As you all may know, I have a bit of experience in 3D modelling and animation in the past. A few of my readers may also know that I was once in a club as a child called the Ansett Starship Crew. Being born in Northern Ireland and coming to Australia on a big plane, […]
I was thinking the other day, how I could I make some quick little wins for some eLearning solutions, so I could maybe modulise and integrate into some solutions. I thought of minigames. For those that don’t know, a minigame is a simple game created to provide variety and represent simple activities. From my research many minigames are based on or are variations of classic arcade and classic home console games. Let me clarify, a microgame is a minigame that takes seconds to play. Half of the challenge of microgames is learning how to play them within the short time allotted. Warioware and the likes in Mario Party are compilations of microgames.
Been reading a book called Learning by Doing by Clark Aldrich. Even though many of the examples in the book come from industry and the military, his frameworks allow those examples to be translated into higher education. I liked it because it had guidelines for developing and implementing simulations in real-life. I thought I would share with you all my findings.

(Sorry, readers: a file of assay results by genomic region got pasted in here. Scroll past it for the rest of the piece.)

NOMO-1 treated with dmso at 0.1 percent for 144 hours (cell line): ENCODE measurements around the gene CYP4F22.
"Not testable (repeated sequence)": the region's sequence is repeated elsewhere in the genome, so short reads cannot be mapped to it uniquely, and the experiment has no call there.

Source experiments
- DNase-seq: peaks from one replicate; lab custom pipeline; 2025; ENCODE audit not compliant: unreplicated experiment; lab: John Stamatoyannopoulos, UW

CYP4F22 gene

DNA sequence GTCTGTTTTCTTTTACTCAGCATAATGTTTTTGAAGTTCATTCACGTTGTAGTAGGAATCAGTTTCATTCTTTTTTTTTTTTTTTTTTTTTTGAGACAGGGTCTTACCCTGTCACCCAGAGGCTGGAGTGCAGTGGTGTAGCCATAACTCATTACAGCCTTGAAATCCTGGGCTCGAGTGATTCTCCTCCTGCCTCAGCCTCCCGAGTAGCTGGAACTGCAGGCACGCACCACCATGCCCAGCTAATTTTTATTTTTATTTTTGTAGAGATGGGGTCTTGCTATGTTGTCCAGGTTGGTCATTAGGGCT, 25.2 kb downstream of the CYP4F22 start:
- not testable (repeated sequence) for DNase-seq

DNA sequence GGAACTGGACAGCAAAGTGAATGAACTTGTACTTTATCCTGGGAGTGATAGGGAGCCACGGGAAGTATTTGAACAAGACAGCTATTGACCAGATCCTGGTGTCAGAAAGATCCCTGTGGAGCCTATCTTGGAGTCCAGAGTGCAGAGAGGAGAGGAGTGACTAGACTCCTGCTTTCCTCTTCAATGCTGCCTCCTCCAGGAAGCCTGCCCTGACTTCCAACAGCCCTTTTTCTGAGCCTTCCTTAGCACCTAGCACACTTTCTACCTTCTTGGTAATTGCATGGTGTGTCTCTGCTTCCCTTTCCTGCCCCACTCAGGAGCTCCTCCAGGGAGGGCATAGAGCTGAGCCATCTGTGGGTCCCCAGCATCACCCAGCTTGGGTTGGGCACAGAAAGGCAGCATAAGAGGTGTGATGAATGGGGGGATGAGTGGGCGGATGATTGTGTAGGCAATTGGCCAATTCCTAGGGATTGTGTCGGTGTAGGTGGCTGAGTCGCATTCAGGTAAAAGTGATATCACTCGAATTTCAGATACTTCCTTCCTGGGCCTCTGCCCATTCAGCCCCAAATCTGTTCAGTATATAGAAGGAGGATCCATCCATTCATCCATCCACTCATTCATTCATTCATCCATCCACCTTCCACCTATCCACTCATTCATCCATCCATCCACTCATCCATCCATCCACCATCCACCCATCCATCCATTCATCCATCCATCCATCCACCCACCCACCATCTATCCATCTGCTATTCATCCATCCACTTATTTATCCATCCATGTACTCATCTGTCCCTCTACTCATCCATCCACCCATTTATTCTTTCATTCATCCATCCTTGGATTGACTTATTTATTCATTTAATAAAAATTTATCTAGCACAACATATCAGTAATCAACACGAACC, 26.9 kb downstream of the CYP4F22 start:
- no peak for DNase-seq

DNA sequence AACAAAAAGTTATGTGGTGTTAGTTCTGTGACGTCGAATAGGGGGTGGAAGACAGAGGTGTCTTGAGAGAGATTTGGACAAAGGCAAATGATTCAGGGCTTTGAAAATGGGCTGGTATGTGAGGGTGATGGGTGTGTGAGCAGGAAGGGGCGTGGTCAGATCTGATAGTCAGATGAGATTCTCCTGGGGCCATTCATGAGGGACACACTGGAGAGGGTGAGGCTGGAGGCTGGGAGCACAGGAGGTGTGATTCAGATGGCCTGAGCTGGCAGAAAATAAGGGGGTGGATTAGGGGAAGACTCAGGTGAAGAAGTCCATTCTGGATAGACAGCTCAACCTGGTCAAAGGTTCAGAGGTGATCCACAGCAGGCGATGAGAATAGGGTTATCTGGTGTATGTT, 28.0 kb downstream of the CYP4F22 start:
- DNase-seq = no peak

From my experience and observation, a lot people lately (the last 2 years or so) have been throwing the whole “gamification” and “simulation” terms around in the eLearning community. As some of you know, I have been into this sort of stuff for a bit longer than this (5+ years) so I would like to help some of those newbies out there, what these terms are and how to appropriately use them.
It is a known fact that scenarios have become one of the prevalent ways to bridge the gap between users and designers. They are short fictional narratives that describe a use situation and the interaction between users and proposed systems, and can be used to discuss and picture different kinds of future-use situations of technology.
As you all know, probably from reading my blog often enough, simulations as a learning mechanism has been employed for many years in various forms (from flight simulators to business simulations) and is getting more popular weekly. Games are now quickly gaining ground as legitimate learning experiences also. It is important that eLearning designers and […]
As you all may know, I will be working on developing an e Learning training courses for a CMS software application implemented within a division of the company I work for using Adobe Captivate 5. If you are familiar with Adobe Captivate then you are familiar with “Assessment Simulations.” I love assessment simulations because they […]